- By the end of 2020 NSCI recovered all losses from its March fall
- Last year was the first when the main investing 'styles' all failed for small caps
- Aim market powered on with Numis Alternative Markets index up 19.6 per cent
Remarkably, despite falling by 40 per cent in March, the Numis Small Companies Index (NSCI) ended 2020 above water. Its outperformance of the large cap-oriented FTSE All Share index, is further testimony to the capacity of smaller companies to reward their investors.
Launched in 1987, and back tested to 1955, the main NSCI index is comprised of the bottom 10 per cent of UK main market-listed equities by market capitalisation. The annualised rate of total return is 14.6 per cent over its 66-year history: that’s 3.4 per cent greater than for the FTSE All Share.
Failure to out-smart beta
Understanding the drivers of these returns can provide investors with pointers to the next legs of upside for the exciting small-cap space. This year’s NSCI index review, conducted by Scott Evans and Professor Paul Marsh of the London Business School, noted the outperformance of investment companies last year, but that so-called factor investing strategies (choosing companies based purely on characteristics of size, low volatility, value, income or momentum) did badly.
Excluding investment companies, the NSCI still beat the FTSE All share by 5.5 per cent last year but including the listed closed-end funds, the outperformance was 10.9 per cent. This reflects the success of underlying strategies the funds invested in, with global equities leading the way.
For the first time in the history of the NSCI index, the five traditional factors the academics have data for, all failed. Since 1955, small-cap momentum stocks (those that have seen price increases often continue to do so as more investors pile in) have made an average annual return of 16.9 per cent but 2020 was a negative year (-9.5 per cent).
Frequently in stock market history a negative correlation has been observed between momentum and value shares (value traditionally refers to companies whose share price looks cheap relative to the book value per share of their assets). Yet last year value also underperformed at -13.2 per cent. Of course, correlations in factor performance are not totally consistent and, despite a 3.4 per cent long-run rate of return, value has done terribly across the market in recent years anyway.
More of a surprise is the failure of value and momentum coincided with stocks with less of a history of volatility (a style that has made 3.8 per cent a year long-term) being -19.2 per cent relative to the rest of the NSCI last year. Going long smaller companies and short larger ones, to measure the size premium (which has been 0.7 per cent annually long-term), was -3 per cent relative to the index. Finally, income stocks (which have provided a 3.2 per cent annualised premium historically) were -6 per cent compared to the main NSCI.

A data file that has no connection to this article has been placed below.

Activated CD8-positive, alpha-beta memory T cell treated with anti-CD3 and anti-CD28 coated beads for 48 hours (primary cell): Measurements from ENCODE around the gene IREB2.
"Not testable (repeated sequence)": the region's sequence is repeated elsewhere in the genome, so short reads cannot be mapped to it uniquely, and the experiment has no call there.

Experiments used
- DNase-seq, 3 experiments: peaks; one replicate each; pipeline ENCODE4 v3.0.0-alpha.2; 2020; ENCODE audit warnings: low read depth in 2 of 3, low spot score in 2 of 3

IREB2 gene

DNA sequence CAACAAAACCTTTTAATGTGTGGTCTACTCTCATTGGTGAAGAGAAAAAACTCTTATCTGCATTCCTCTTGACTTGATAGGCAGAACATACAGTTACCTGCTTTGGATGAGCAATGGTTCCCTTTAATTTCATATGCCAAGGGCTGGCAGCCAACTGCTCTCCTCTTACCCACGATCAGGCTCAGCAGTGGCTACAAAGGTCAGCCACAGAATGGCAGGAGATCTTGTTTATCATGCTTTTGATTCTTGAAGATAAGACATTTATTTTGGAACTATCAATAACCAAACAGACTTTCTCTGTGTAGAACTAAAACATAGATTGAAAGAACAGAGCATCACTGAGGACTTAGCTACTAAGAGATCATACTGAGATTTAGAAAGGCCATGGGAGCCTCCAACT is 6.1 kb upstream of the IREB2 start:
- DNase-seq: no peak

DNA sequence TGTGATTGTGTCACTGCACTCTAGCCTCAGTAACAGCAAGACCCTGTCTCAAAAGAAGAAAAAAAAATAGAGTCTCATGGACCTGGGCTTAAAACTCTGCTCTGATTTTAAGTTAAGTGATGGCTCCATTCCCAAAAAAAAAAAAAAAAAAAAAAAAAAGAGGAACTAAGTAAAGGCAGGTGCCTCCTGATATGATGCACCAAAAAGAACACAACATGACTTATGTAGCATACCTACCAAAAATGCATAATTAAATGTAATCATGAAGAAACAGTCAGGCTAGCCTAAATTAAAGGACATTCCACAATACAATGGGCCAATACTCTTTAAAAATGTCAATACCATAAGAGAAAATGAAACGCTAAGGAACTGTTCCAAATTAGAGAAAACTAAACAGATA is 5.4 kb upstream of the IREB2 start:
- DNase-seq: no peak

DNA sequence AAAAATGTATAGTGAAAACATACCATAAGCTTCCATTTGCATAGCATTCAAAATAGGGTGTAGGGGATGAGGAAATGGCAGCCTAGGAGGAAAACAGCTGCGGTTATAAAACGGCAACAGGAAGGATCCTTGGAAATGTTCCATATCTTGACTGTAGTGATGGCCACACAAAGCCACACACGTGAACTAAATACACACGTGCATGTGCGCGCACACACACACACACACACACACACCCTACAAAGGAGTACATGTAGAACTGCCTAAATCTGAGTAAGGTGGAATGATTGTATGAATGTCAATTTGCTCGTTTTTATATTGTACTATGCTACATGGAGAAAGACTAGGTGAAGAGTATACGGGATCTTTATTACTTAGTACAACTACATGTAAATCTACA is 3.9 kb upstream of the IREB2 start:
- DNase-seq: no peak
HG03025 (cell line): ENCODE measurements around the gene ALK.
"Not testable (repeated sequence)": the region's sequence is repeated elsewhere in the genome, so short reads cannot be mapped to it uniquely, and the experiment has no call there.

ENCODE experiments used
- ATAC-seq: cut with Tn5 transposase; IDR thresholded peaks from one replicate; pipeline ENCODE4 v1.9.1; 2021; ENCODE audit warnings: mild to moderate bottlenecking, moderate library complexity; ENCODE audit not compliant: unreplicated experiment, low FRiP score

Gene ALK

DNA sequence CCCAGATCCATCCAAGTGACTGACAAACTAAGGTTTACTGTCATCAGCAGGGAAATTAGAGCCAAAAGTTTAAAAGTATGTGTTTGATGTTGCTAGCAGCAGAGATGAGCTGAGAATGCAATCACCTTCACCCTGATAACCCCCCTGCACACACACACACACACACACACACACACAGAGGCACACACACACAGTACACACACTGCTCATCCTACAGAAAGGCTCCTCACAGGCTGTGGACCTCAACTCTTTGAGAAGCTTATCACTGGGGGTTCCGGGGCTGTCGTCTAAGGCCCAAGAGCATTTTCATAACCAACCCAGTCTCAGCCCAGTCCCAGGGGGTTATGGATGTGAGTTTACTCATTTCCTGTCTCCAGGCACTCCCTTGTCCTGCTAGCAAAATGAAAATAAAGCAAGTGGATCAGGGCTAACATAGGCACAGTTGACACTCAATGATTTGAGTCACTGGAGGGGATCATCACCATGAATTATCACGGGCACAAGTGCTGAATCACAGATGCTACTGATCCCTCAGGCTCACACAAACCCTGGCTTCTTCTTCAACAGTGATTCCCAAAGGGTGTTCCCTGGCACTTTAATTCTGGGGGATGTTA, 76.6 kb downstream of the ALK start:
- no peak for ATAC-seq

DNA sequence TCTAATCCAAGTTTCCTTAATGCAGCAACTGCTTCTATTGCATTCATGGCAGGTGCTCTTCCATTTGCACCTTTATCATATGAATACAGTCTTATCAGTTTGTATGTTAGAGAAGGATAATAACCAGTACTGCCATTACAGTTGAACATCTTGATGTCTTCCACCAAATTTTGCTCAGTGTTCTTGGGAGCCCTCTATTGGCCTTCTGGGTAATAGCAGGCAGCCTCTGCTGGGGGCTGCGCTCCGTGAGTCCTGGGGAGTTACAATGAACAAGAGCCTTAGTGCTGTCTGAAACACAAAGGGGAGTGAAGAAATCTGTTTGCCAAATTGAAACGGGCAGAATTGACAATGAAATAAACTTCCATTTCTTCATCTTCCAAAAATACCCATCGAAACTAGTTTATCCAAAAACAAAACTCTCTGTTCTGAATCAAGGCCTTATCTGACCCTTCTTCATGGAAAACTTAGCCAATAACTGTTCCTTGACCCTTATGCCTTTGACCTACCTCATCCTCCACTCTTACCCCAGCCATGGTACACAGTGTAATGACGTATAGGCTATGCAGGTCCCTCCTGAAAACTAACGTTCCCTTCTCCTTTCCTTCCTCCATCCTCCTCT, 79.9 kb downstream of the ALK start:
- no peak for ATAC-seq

Those NSCI companies that pay dividends slashed them by almost 33 per cent – the deepest annual cut on record - so in that context the underperformance of the income factor was mild. Excluding investment trusts, the figure was -52 per cent. But, in the time of coronavirus, companies that just maintained a dividend saw share prices rewarded by the end of the year.
Even companies that cut their pay-out slightly were up, perhaps reflecting the extraordinary situation for the economy and investors’ appreciation of clear guidance and prudent financial management. Although, ‘income’ stocks are likely to have had more to cut and therefore the underperformance of the style is understandable.
Does the uptick for styles at the end of 2020 bode well?
Overall, UK main market small caps did worse than similar sized companies listed in other developed countries, but the underperformance was less marked than for the UK’s large cap stocks. The twin challenges of Covid-19 and Brexit negotiations clearly dragged on the UK last year. With some hope of vaccine roll-out and greater clarity on Britain’s trading relationship with the European Union, these headwinds should be lessened in 2021.
Will a subsidence of such macro tribulations mean some investing styles could again start to outperform? The academics aren’t quick to jump to conclusions from the end of year uptick observed in value, income, and size factor performance. They attribute the late improvement in value stocks to the general switch in both the UK and US from growth to value, although they highlight it is impossible to predict this will be sustained; or to imply that small caps are generally undervalued.
One problem with trying to pick where the market will perform strongest in 2021, say the academics, is that large caps underperformed last year. Also considering the Aim market (the Numis Alternative Markets Index, which is Aim stocks, made 19.3 per cent in 2020), small caps did outstandingly well, so the real recovery potential could be for large cap stocks. Yet, as the report authors note, in the case of the UK that would require sectors hit badly in 2020 like oil & gas, traditional retail, travel and leisure to enjoy a reversal in fortunes.
Arguably, more of the companies that will grow fastest as the economy recovers from the pandemic are to be found further down the current market capitalisation scale. Nothing is certain, of course, but the long-run reward of taking a chance on some smaller companies, was once again attested to in one of the strangest years any of us have lived through.